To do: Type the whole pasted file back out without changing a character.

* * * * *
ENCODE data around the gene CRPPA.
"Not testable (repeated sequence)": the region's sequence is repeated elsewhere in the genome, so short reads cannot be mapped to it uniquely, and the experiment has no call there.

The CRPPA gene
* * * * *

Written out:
ENCODE data around the gene CRPPA.
"Not testable (repeated sequence)": the region's sequence is repeated elsewhere in the genome, so short reads cannot be mapped to it uniquely, and the experiment has no call there.

The CRPPA gene